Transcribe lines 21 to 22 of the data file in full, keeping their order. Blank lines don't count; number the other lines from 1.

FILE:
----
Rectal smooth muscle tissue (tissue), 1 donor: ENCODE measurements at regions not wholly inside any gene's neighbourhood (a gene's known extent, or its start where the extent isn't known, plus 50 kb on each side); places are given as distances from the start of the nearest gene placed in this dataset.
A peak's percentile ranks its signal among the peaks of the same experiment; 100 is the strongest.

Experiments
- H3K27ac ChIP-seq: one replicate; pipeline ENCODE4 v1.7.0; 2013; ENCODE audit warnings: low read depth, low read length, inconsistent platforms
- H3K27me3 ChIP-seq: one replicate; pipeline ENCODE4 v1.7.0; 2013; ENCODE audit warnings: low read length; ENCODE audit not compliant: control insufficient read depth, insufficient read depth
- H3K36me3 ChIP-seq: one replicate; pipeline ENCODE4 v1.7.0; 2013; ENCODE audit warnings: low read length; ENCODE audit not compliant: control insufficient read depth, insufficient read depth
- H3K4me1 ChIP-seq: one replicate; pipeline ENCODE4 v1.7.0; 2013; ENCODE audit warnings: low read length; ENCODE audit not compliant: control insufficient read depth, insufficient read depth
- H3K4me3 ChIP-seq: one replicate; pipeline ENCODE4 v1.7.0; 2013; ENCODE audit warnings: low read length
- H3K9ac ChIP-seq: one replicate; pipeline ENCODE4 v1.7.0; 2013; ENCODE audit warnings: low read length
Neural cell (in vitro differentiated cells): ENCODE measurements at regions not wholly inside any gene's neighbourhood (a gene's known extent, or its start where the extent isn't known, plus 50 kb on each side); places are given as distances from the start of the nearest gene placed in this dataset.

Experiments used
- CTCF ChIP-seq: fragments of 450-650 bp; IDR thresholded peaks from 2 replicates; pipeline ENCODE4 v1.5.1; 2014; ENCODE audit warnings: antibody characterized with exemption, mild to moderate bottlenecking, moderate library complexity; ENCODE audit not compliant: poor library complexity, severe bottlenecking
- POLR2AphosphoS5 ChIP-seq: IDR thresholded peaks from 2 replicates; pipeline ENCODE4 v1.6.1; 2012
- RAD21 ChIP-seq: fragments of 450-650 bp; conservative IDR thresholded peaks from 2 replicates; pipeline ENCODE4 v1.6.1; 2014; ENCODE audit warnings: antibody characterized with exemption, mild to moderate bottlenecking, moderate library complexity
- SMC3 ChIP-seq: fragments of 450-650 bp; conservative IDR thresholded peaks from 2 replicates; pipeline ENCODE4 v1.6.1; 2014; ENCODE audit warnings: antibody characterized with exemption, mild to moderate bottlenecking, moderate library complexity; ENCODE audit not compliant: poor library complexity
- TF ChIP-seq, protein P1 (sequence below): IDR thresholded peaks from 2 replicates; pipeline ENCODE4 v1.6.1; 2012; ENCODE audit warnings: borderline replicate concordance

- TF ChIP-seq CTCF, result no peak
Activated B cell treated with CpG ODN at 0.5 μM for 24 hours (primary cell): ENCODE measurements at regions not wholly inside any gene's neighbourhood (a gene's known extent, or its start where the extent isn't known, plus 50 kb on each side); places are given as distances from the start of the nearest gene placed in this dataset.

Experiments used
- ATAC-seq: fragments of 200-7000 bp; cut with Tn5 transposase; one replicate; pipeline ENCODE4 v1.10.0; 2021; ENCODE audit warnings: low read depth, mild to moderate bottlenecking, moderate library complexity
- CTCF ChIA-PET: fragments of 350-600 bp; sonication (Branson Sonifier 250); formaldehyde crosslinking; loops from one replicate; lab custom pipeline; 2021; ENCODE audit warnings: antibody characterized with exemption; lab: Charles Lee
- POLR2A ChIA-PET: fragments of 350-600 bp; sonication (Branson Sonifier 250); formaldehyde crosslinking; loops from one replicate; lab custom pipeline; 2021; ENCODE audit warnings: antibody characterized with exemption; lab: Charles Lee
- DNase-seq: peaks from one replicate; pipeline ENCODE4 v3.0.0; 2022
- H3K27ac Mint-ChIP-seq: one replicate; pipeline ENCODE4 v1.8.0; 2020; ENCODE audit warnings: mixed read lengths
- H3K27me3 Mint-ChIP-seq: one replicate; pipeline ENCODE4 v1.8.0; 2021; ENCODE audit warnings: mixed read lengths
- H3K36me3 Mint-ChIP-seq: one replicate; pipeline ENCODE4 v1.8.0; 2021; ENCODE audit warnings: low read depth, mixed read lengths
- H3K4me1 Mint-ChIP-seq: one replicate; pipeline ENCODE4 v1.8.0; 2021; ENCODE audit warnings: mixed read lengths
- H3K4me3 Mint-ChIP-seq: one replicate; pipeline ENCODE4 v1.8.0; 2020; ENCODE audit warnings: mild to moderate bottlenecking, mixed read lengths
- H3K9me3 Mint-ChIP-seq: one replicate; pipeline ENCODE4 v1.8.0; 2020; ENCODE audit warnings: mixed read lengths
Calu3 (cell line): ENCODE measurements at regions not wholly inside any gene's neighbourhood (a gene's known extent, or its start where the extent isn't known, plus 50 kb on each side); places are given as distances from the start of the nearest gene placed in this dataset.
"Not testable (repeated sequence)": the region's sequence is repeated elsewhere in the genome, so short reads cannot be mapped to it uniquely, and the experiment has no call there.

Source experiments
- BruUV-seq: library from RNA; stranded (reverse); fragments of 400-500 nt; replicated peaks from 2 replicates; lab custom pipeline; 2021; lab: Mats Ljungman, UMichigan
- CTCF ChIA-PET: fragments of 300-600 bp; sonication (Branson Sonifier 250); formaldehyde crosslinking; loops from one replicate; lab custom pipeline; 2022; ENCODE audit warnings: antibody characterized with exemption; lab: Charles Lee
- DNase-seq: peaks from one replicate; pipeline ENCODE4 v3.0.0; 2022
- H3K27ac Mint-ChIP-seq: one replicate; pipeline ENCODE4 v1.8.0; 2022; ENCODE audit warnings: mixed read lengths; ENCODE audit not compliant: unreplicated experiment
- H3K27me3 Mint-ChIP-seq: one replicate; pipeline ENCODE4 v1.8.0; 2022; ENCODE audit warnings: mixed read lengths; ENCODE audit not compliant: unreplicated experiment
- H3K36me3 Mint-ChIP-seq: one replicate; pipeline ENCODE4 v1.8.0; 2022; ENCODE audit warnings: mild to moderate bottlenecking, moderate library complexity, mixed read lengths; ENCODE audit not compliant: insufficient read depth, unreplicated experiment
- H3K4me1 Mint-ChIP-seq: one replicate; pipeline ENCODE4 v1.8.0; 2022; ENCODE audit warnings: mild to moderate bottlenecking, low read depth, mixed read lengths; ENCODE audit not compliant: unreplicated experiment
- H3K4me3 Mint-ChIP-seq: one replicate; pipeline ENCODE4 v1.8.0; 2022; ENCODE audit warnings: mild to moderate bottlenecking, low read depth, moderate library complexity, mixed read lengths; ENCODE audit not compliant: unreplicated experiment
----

- CTCF ChIA-PET: fragments of 350-600 bp; sonication (Branson Sonifier 250); formaldehyde crosslinking; loops from one replicate; lab custom pipeline; 2021; ENCODE audit warnings: antibody characterized with exemption; lab: Charles Lee
- POLR2A ChIA-PET: fragments of 350-600 bp; sonication (Branson Sonifier 250); formaldehyde crosslinking; loops from one replicate; lab custom pipeline; 2021; ENCODE audit warnings: antibody characterized with exemption; lab: Charles Lee